Sheldon Vanauken was an American who went to Oxford in the early 1950s to study literature. He considered himself an agnostic. Although C. S. Lewis was not one of his tutors, he happened to read Lewis’s Ransom Trilogy—Out of the Silent Planet, Perelandra, and That Hideous Strength. Sensing in Lewis someone he might approach with his religious questions, he began sending him letters.
Explaining that he had “embarked” on a “voyage that would someday lead me to God,” he was writing to find out if Lewis, who had already “linked certainty with Christianity,” might be able to give him “a hint of how it’s to be done.”
He continued, “Having felt the aesthetic and historical appeal of Christianity, having begun to study it, I have come to awareness of the strength and ‘possibleness’ of the Christian answer. I should like to believe it. I want to know God—if he is knowable. But I cannot pray with any conviction that Someone hears. I can’t believe.”
His deepest question was how to believe, out of all the religions in the world, that just one could be true. Perhaps, he reasoned, because he lived in a “‘real world’ of red buses and nylon stockings and atomic bombs” and had never seen an angel or heard the voice of God, that it cannot be easy to connect with Him.
Why write to Lewis? “Somehow you, in this very same world, with the same data as I, are more meaningful to me than the bishops of the faithful past. You accomplished the leap from agnosticism to faith: how?”
One might not ordinarily expect an extremely busy Oxford don to reply to a total stranger, yet Lewis saw an opportunity to aid someone’s honest quest for truth.
He began by questioning the assumption that everyone really wanted Christianity to be true. Certainly Hitler and Stalin never wished to submit to an eternal standard established by God, and most people don’t want a deity acting as judge over their actions, he asserted. They would instead, in their very heart of hearts, want to tell God to stay away from what they considered their private business.
Lewis shared that this was his own reaction early in his life, a reaction against the idea that Someone transcendent would have the right to tell him what to do.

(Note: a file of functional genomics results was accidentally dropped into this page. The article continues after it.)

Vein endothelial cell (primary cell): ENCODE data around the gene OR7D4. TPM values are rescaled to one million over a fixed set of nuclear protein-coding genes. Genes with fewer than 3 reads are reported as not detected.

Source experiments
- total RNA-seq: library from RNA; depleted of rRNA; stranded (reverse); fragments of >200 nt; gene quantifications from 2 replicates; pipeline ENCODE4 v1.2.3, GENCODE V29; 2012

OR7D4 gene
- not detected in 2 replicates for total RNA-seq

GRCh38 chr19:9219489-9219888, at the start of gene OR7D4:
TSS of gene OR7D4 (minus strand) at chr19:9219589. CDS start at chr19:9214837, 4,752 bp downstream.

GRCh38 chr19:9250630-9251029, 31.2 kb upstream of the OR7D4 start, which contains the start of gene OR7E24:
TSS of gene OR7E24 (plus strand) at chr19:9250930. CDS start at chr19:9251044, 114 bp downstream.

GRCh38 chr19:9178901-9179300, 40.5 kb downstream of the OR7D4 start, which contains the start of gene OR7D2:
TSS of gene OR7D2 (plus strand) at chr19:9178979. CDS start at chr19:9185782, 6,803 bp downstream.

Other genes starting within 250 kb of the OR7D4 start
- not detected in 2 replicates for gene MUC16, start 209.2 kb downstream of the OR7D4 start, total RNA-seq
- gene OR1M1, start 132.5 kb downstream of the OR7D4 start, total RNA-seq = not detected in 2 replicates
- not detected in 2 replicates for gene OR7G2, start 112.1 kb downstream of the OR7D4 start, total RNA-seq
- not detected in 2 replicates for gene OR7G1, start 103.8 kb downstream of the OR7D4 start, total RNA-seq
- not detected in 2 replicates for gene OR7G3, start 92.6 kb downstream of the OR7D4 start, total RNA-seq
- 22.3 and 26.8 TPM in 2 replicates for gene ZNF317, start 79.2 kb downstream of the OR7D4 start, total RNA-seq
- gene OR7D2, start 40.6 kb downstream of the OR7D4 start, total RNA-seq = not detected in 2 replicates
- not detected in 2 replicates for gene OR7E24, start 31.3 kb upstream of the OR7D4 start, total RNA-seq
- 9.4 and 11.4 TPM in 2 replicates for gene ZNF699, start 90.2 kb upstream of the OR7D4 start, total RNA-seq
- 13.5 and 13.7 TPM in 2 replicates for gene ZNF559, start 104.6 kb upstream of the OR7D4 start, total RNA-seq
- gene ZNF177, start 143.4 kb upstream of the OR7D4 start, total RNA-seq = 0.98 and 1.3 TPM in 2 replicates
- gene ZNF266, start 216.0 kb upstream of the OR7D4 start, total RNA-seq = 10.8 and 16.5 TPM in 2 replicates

Lewis’s thoughtful letter encouraged Vanauken to write again that same month. He wished that God would not require so much to believe; why not instead be “as clear as a sunrise or a rock or a baby’s cry?” He agreed with Lewis’s assertion that most men, not only Hitler and Stalin, “would be horrified at discovering a Master from whom nothing could be withheld. . . . Indeed, there is nothing in Christianity which is so repugnant to me as humility—the bent knee.”
He would perhaps be willing to be humbled if he knew it meant that death was not a leap into “nothingness,” and that it would mean “Materialism was Error as well as ugliness,” and “above all, that the good and the beautiful would survive.” Lewis, in response, maintained that there could be no demonstrative proof of Christianity in the same sense as a mathematical proof. He then aimed at Vanauken’s concepts of ugliness and beauty:
You say the materialist universe is “ugly.” I wonder how you discovered that! If you are really a product of a materialistic universe, how is it you don’t feel at home there?
Do fish complain of the sea for being wet? Or if they did, would that fact itself not strongly suggest that they had not always been, or wd. not always be, purely aquatic creatures?
Notice how we are perpetually surprised at Time. (“How time flies! Fancy John being grown-up & married! I can hardly believe it!”)
In heaven’s name, why? Unless, indeed, there is something in us which is not temporal.
Vanauken, through his correspondence with Lewis, became a Christian. Before he left Oxford and returned to America, he and Lewis met often face-to-face and an enduring friendship was established. “No man,” he wrote later, “ever did so much to shape my mind, quite aside from Christianity, which of course shaped my whole life. I have never loved a man more.”